Monday, July 27, 2009
Writing in the Financial Times, Christopher Caldwell puts his finger on the real problem with the budget in California where a bill was just passed to close a $26 billion deficit.
California’s problems are those of “direct democracy”. The state’s laws are shaped by plebiscites to a degree unmatched outside of Venezuela. In voting on “propositions”, which sometimes touch on detailed budgetary matters, citizens of the Golden State have stood up consistently for two principles: the state should provide vastly more services to its citizens, and citizens should pay vastly less to the state. In 1978, Proposition 13 halved government’s take from property taxes; a decade later, Proposition 98 required the state to spend 40 per cent of its “general fund” on schools. Adding to the problem is the requirement of supermajorities for raising taxes.If not for the enormous tax revenues produced by two housing bubbles (peaking in 1990 and 2005) along with an internet stock bubble (peaking in 2000), legislators would already have faced the tough challenges that have stymied them recently.
Unfortunately, they're probably expecting yet another asset bubble to save them again as the solutions to the state's financial woes are clearly anything but long lasting.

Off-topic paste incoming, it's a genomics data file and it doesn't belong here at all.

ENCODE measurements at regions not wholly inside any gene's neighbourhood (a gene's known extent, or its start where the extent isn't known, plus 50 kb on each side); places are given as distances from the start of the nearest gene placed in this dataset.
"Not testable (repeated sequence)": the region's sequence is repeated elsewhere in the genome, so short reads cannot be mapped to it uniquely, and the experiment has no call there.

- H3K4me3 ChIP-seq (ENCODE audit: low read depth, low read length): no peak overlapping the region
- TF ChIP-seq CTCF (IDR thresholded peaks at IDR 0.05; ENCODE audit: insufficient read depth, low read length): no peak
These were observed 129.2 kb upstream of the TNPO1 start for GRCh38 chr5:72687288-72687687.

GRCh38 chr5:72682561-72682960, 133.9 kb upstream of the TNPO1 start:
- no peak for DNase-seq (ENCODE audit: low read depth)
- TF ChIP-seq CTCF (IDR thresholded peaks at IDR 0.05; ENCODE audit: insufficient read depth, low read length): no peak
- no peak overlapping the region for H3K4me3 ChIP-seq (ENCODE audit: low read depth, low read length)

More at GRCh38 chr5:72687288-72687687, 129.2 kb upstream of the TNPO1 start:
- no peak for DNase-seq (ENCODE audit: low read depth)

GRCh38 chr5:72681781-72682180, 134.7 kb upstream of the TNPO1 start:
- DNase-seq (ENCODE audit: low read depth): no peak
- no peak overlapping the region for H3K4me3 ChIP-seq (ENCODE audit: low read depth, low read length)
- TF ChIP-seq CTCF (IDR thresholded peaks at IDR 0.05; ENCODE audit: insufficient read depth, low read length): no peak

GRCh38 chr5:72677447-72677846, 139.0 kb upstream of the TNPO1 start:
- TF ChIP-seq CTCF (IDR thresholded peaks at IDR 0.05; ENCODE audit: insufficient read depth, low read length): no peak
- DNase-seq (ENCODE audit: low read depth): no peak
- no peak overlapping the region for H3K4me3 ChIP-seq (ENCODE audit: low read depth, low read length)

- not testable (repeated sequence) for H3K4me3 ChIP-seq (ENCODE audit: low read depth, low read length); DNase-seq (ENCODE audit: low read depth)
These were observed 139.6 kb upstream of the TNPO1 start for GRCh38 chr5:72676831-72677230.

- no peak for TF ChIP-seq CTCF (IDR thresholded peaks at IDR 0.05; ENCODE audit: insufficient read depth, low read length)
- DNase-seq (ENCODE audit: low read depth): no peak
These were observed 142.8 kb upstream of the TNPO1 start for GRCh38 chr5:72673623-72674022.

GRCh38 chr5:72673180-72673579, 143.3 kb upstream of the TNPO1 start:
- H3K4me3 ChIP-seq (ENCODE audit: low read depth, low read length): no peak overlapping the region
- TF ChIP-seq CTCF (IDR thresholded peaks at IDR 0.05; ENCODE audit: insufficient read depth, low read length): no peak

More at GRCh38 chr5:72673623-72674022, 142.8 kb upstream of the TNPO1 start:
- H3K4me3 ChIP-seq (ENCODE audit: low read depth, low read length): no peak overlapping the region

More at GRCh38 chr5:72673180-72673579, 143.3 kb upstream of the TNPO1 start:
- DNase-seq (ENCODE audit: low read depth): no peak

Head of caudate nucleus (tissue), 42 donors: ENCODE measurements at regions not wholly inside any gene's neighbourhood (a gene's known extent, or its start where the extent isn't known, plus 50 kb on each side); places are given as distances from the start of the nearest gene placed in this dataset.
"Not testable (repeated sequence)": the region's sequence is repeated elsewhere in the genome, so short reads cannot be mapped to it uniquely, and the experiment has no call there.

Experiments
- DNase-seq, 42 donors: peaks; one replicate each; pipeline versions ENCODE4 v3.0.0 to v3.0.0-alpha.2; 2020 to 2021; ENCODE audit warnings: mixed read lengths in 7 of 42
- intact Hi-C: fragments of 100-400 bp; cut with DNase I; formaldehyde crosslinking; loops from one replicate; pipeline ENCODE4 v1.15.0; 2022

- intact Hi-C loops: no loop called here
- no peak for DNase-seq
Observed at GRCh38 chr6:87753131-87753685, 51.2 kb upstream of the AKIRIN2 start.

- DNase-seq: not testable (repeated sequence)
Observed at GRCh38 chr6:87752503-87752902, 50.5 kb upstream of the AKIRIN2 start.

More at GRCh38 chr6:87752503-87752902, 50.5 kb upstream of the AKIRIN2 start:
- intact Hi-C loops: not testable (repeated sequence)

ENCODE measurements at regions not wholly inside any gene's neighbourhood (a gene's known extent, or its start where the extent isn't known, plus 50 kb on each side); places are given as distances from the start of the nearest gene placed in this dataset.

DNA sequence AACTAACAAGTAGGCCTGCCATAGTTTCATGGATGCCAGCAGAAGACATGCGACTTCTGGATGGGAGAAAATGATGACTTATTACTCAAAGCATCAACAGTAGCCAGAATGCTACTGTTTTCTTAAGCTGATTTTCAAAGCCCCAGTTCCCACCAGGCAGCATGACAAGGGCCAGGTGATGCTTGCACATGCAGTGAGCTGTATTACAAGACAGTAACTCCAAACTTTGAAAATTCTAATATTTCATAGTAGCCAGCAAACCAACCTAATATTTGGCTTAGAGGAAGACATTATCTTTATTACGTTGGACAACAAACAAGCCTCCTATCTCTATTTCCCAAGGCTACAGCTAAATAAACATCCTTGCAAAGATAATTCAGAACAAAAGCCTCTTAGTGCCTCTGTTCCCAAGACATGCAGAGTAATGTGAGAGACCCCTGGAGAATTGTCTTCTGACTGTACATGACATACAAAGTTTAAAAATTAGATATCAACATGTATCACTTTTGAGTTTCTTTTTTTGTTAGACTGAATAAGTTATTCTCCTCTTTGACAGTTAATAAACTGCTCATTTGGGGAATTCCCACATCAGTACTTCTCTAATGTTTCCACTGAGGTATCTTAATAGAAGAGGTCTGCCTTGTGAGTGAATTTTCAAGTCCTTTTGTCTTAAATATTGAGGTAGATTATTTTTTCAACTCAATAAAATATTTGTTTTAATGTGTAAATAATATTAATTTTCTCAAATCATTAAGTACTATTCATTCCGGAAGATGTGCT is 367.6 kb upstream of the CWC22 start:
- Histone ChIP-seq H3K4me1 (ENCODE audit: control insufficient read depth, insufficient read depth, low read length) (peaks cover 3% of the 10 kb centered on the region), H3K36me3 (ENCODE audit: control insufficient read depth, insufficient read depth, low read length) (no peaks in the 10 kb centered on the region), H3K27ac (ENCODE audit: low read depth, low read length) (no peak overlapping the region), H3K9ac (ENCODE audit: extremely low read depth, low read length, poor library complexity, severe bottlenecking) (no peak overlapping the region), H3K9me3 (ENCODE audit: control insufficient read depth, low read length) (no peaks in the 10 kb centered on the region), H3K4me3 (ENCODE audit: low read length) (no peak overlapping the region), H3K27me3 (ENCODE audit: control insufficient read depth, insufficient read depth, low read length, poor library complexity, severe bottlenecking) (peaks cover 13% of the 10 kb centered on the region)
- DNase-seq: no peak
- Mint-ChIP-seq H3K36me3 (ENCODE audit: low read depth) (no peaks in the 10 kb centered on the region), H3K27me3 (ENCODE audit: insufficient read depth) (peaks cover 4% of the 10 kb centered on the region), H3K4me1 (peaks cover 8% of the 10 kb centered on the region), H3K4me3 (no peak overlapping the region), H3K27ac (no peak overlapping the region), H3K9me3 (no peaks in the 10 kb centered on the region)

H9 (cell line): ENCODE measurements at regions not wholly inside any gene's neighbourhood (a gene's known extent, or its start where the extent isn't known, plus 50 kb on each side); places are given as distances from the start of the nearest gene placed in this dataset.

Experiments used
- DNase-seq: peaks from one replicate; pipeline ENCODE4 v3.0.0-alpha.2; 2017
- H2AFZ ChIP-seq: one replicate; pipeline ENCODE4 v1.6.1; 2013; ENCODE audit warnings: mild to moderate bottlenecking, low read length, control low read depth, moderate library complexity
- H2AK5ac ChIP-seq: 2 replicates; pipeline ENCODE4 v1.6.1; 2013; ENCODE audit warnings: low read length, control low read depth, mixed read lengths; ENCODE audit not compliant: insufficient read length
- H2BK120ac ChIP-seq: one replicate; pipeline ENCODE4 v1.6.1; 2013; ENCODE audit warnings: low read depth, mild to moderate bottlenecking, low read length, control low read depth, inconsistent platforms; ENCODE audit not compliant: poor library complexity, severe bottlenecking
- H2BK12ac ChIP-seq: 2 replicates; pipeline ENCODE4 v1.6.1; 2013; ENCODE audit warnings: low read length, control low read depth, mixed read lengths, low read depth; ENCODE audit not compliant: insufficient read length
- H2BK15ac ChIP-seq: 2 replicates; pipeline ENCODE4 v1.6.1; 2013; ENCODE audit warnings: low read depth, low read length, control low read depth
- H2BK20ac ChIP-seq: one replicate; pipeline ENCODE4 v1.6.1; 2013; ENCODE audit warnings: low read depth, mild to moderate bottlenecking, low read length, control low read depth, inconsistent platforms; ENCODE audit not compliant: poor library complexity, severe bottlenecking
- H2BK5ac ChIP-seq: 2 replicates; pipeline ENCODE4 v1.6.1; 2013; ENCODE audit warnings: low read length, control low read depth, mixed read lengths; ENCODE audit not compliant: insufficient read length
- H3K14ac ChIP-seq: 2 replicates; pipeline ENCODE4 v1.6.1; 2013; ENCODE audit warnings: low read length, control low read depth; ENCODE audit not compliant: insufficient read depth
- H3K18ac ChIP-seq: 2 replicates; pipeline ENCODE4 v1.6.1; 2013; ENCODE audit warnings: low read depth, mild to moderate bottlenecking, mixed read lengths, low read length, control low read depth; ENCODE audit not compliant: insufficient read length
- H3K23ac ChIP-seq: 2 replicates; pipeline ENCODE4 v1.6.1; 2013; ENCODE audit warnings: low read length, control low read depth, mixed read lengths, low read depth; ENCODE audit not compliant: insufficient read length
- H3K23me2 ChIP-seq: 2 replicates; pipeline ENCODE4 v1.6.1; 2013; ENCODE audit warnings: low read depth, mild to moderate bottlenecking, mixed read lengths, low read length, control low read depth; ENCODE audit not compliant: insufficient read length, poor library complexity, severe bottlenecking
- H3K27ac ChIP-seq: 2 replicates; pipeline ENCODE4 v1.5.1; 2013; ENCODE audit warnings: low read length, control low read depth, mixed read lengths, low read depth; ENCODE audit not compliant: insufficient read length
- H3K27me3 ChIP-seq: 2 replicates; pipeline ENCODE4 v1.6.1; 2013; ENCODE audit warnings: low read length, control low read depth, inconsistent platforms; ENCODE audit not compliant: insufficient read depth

But much of the budget plan hammered out on Monday consists of accounting tricks. Unable to go to the banks to borrow, the state is borrowing billions from local counties and communities by simply not disbursing the money it is supposed to. If cities really want their programmes funded, they can try the credit markets themselves. A payday that was supposed to come next June has been pushed back into July, so that it will fall in the following fiscal year. Another trick is the accelerated withholding of state income tax. Instead of deducting 25 per cent of taxes per quarter, the state will deduct 70 per cent in the first six months of 2010, so that 20 per cent of revenues from the next fiscal year will be brought forward into this one. This is not a solution. This is changing your phone number so you can get some rest from the bill collectors who are dunning you.The really bad news is that, just when there appears to be some breathing room (these budget talks went on for, what, nine months), an update to revenue projections is likely to show that there is more "work" to do to make ends meet.
Until the economy rebounds (i.e., a new bubble begins to inflate), the state is likely to be in "perpetual crisis" mode, an inkling of what the future holds provided in this report.
But Gov. Arnold Schwarzenegger and legislative leaders said they might have to deal with more red ink in a few months if the state's economy doesn't turn around.This saga of the California budget crisis is far from over.
"We are still in troubled waters; there are still uncertainties," the Republican governor said. "We don't know how much longer our revenues will drop. We don't know if we may not be back in the next six months to make further cuts."
Legislative leaders said much the same thing.
"It's entirely likely we will ultimately see further declines in revenue, which will almost certainly require further budget action," said Assembly Minority Leader Sam Blakeslee, a Republican from San Luis Obispo.